By Dr. Paul Jerard, E-RYT 500, YACEP
Yoga has been around for centuries; its roots founded in ancient India. As time and progress have brought Yoga to other parts of the world, it has evolved into many different things. It has become a way for people to maintain proper levels of physical fitness, a way to release stress and anxiety due to day-to-day life, and a way to find a deeper mind-body connection. While many of these philosophies and goals existed in ancient Yoga, the modern conveniences of our lives have changed it dramatically.
In order to fully understand anything, it is crucial to get all the necessary background information. Sanskrit is the language in which Yoga originated. It is, therefore, an integral part of the deeper study of Yoga. When a teacher studies Yoga, it is extremely important to understand where it came from, as well as how it has changed. Yoga teachers should study and learn the Sanskrit names of all the postures and breathing exercises they intend to teach. This helps when you cross-reference with other Yoga teachers. Many of the Sanskrit names have deeper meanings, which enlighten us further as to the original purpose of each posture, technique, or breathing exercise.
Although Yoga teachers need this essential knowledge, whether or not they choose to teach their students the Sanskrit names of all the poses is a personal choice. Some students may object to Sanskrit for religious reasons and some never seem to adapt to second languages. When faced with a diverse class of varying levels, a class of beginners, or a specialized class, perhaps they are not interested in the history behind Yoga. In that case, it might be better to use words in your native language to avoid confusion. You might mention the Sanskrit name in conjunction with the native word of your student’s first language, or offer to speak with anyone after class if they are interested in the Sanskrit names. Teaching Sanskrit is up to each individual Yoga instructor’s discretion.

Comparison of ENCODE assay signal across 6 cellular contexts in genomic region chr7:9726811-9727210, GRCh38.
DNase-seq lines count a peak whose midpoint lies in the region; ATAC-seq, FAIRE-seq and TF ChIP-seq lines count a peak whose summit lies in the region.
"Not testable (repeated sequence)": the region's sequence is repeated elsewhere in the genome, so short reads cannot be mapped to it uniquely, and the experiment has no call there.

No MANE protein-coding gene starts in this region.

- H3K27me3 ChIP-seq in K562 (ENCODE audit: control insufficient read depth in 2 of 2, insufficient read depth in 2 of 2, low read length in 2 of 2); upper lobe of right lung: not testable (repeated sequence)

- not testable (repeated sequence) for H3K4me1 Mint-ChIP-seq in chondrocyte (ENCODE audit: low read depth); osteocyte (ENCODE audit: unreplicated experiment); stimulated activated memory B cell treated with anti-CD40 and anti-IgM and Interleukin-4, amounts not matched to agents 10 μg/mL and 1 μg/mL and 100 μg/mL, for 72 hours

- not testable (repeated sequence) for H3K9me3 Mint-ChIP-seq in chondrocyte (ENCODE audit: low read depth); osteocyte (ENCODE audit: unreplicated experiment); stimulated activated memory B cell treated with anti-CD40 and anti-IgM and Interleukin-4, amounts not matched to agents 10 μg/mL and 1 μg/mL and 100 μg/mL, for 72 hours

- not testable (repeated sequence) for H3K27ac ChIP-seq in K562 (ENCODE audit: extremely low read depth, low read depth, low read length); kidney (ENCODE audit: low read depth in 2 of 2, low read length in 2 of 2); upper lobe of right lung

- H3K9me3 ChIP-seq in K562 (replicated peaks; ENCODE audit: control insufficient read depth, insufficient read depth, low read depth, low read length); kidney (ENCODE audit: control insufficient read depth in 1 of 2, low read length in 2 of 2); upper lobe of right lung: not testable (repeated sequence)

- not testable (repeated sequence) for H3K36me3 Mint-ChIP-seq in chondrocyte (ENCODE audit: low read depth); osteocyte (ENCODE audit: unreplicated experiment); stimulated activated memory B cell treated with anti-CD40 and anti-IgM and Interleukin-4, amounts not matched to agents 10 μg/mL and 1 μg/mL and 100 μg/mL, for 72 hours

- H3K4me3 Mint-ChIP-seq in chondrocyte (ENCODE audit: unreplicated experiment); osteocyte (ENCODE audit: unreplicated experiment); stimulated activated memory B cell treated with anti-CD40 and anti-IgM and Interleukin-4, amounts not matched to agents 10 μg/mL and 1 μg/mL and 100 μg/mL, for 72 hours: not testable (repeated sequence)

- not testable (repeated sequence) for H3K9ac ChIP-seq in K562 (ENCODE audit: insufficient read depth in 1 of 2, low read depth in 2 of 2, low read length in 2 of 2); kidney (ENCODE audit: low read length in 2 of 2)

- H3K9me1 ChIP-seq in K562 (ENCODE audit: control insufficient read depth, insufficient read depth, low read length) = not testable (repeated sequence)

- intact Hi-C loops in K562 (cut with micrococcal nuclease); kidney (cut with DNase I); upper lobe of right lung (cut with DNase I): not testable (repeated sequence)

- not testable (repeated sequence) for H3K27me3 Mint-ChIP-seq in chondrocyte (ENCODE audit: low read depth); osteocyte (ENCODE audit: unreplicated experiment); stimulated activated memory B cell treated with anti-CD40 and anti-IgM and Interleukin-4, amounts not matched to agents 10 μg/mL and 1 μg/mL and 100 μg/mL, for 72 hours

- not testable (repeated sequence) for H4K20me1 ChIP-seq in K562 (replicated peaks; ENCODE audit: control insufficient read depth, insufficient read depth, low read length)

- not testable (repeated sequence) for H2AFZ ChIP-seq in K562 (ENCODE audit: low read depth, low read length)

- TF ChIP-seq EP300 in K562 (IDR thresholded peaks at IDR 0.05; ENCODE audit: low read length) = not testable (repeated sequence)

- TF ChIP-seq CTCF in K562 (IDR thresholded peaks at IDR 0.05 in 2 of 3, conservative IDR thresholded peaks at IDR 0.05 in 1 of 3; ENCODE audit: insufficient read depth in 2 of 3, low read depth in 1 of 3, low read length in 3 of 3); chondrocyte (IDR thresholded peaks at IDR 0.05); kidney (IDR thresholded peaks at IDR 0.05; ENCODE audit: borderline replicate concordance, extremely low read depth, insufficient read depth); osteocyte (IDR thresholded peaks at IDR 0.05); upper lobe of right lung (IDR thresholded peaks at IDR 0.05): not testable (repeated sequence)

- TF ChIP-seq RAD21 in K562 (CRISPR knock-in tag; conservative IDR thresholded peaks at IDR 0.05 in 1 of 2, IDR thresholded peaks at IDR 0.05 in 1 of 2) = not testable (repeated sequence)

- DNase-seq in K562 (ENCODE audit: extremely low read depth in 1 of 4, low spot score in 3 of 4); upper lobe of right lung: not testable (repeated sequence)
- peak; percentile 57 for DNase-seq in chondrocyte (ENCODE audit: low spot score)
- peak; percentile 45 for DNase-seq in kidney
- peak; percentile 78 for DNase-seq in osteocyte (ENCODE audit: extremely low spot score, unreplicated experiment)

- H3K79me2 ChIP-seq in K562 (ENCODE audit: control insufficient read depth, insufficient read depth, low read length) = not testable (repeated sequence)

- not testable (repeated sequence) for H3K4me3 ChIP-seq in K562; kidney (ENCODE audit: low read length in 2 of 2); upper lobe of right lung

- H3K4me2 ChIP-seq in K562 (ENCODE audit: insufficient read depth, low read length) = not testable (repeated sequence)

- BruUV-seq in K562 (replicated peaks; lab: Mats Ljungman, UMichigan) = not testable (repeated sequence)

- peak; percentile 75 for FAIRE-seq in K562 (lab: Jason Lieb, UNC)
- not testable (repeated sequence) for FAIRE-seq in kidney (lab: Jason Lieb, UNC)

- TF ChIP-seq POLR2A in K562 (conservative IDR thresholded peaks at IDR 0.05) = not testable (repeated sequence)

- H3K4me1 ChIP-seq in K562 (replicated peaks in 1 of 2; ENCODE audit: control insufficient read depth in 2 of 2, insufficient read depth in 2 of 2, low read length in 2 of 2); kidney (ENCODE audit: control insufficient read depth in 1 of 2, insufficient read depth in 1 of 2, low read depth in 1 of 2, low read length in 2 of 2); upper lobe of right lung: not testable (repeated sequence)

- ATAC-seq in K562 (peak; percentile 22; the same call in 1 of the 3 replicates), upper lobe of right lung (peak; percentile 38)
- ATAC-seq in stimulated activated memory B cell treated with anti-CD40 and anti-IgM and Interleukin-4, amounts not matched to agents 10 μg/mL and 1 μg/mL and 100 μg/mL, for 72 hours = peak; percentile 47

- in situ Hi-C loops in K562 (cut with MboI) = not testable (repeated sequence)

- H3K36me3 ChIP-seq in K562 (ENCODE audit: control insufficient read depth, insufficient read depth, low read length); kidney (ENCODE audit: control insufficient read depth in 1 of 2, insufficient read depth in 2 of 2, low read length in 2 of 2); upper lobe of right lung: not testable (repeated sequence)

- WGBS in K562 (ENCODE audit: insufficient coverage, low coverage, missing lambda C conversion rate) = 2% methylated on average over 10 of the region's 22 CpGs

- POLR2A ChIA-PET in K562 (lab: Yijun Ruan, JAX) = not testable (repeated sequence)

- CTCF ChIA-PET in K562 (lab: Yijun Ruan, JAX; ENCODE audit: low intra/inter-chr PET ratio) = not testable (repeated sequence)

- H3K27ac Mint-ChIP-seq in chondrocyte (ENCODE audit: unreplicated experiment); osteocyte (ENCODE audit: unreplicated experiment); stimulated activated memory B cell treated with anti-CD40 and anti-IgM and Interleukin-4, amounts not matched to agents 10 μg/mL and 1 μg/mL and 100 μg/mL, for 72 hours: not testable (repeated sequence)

If you choose to delve into Sanskrit with your students, make sure you are pronouncing the words correctly, and giving correct knowledge about their meanings. This may require a bit of extra effort on the teacher’s part, but it is important not to give misinformation to the students. When it comes to teaching Yoga, the role of the teacher is crucial. In order to be a successful instructor, it is important to know the poses and sequences, but also to learn everything about the practice. Furthermore, a good teacher can help students develop their own practice by explaining the meaning behind specific poses and sequences. As a result, learning Sanskrit can be extremely beneficial for teachers.
Sanskrit will always be an important part of Yoga, since Yoga would not exist outside of India if it did not make the eventual transition from Sanskrit to other languages. It is an integral piece of the puzzle of Yoga, and should not be overlooked by those seeking to really study the deeper concepts and philosophies. Yoga was originally taught in Sanskrit, but over time it has been translated into many different languages. In order to make the transition from Sanskrit to English as seamless as possible, it is important for teachers to understand the meaning of the words. However, students might not share our passion and we don’t need to overwhelm them.